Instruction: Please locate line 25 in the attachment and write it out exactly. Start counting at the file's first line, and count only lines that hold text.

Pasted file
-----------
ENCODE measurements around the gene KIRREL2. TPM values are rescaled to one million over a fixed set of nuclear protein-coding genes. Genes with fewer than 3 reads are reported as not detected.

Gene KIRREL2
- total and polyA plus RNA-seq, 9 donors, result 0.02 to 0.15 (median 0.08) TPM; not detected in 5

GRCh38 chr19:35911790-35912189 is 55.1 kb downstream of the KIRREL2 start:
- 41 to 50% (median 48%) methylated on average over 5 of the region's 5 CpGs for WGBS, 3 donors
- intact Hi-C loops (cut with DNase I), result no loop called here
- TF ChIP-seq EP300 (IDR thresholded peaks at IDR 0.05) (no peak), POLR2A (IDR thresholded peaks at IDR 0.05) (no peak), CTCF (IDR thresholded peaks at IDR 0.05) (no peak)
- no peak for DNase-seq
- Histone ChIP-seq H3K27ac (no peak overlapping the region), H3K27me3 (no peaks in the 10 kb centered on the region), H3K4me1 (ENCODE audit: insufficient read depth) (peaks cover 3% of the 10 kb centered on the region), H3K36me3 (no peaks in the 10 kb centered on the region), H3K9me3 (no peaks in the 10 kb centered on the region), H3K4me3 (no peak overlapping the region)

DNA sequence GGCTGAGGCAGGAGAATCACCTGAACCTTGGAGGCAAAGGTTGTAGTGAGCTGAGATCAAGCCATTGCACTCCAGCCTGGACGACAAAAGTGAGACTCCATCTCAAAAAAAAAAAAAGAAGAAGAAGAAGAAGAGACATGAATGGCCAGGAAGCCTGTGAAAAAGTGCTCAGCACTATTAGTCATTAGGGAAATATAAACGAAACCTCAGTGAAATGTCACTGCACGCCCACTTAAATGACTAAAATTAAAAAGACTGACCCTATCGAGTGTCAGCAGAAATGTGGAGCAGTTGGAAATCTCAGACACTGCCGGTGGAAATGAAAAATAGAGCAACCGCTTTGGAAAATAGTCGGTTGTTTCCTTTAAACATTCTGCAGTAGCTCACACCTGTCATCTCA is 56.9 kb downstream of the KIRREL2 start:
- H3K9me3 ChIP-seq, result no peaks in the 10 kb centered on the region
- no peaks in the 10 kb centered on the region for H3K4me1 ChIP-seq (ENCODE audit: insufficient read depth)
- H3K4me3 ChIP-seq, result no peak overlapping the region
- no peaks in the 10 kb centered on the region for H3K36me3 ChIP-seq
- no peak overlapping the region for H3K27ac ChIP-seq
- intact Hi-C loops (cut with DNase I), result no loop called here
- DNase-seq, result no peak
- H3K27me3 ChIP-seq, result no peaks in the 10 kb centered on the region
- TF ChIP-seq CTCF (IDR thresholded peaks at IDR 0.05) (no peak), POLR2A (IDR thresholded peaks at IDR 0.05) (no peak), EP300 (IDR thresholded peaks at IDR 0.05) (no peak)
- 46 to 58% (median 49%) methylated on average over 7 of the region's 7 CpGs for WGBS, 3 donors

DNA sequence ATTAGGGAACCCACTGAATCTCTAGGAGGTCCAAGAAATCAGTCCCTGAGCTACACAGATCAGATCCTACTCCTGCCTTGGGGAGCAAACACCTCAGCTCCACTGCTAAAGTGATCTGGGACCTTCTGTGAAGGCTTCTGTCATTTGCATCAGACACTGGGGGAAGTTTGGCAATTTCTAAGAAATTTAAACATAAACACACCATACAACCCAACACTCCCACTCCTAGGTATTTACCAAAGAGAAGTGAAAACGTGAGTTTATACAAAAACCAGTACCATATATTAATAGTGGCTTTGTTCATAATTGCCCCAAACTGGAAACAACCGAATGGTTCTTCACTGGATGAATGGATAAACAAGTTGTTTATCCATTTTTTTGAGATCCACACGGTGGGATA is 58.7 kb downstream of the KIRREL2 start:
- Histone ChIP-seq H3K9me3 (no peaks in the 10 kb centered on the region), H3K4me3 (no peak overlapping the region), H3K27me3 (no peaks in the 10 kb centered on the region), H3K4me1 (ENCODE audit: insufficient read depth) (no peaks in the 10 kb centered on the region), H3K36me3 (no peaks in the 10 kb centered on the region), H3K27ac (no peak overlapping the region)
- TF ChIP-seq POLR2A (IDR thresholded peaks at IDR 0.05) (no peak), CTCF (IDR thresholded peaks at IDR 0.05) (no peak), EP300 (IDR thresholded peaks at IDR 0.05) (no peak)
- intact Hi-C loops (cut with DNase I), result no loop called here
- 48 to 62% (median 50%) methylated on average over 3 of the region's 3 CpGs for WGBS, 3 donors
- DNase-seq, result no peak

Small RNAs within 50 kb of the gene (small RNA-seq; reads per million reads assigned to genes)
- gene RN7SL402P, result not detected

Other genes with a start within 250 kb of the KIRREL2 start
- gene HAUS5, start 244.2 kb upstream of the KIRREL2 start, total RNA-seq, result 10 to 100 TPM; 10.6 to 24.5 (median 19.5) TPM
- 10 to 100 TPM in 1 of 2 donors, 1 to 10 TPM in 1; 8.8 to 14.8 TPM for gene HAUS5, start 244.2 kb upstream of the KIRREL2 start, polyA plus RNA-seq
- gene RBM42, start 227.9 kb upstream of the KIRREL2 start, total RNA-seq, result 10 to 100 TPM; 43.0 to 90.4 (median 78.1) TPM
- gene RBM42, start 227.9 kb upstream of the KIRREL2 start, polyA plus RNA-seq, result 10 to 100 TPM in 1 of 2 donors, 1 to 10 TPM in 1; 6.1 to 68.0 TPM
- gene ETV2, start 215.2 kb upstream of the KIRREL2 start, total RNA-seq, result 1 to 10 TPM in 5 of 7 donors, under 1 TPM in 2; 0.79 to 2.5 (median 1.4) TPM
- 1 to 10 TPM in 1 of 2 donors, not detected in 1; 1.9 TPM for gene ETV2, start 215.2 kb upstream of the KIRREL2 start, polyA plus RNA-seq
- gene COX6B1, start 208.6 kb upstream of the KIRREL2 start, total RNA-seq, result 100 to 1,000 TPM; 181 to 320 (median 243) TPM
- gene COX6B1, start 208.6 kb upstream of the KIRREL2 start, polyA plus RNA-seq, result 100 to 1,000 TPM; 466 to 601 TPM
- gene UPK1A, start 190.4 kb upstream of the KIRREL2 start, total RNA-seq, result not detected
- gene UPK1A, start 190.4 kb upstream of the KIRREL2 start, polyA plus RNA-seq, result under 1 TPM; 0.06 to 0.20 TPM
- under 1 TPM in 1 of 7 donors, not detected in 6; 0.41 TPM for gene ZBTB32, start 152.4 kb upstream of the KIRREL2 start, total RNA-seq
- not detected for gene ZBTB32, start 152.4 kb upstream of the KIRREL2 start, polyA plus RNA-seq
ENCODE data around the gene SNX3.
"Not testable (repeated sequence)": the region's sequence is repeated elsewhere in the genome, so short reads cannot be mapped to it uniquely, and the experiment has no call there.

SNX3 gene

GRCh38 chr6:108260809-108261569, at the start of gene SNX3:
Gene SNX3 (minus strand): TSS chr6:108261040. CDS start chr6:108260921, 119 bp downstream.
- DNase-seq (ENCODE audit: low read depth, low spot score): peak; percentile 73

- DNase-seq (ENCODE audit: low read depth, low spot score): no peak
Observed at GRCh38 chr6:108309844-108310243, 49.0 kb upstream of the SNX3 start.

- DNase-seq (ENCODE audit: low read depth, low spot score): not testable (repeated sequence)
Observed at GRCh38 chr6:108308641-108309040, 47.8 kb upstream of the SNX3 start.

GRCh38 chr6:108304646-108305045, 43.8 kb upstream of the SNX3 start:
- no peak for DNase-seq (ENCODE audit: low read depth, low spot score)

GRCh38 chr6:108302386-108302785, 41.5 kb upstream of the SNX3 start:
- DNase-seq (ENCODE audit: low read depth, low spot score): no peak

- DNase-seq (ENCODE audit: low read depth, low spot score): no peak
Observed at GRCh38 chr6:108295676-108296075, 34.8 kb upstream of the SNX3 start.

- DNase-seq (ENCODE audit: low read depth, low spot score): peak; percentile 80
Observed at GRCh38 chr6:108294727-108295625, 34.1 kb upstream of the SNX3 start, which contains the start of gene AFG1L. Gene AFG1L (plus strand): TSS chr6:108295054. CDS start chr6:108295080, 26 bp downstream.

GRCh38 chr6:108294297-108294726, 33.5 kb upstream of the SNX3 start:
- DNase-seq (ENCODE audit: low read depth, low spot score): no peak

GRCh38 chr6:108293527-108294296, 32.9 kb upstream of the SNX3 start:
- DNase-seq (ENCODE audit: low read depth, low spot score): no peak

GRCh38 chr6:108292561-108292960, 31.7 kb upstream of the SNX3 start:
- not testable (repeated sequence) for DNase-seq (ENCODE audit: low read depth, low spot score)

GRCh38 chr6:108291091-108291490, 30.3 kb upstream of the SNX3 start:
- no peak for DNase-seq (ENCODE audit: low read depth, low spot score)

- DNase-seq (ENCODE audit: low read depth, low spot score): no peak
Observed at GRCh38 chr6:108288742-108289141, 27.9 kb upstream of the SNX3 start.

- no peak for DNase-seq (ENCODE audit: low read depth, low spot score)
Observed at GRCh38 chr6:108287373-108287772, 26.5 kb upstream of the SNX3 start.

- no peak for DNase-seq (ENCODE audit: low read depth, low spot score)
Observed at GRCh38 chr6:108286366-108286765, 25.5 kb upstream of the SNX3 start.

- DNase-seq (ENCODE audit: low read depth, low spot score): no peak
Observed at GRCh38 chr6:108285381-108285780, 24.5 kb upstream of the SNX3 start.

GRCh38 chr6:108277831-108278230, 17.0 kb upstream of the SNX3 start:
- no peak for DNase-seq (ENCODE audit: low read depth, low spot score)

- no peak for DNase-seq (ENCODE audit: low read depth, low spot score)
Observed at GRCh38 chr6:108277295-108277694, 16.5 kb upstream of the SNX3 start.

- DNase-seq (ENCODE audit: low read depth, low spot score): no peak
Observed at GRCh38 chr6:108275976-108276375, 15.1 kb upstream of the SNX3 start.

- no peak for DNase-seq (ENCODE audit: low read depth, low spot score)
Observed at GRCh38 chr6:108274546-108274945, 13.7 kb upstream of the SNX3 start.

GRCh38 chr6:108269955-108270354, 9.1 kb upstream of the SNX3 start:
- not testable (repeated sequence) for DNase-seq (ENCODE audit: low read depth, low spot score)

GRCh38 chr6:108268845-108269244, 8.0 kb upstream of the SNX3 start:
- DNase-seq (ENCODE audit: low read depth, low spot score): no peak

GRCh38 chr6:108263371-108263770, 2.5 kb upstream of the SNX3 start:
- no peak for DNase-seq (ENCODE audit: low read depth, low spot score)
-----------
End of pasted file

- 48 to 62% (median 50%) methylated on average over 3 of the region's 3 CpGs for WGBS, 3 donors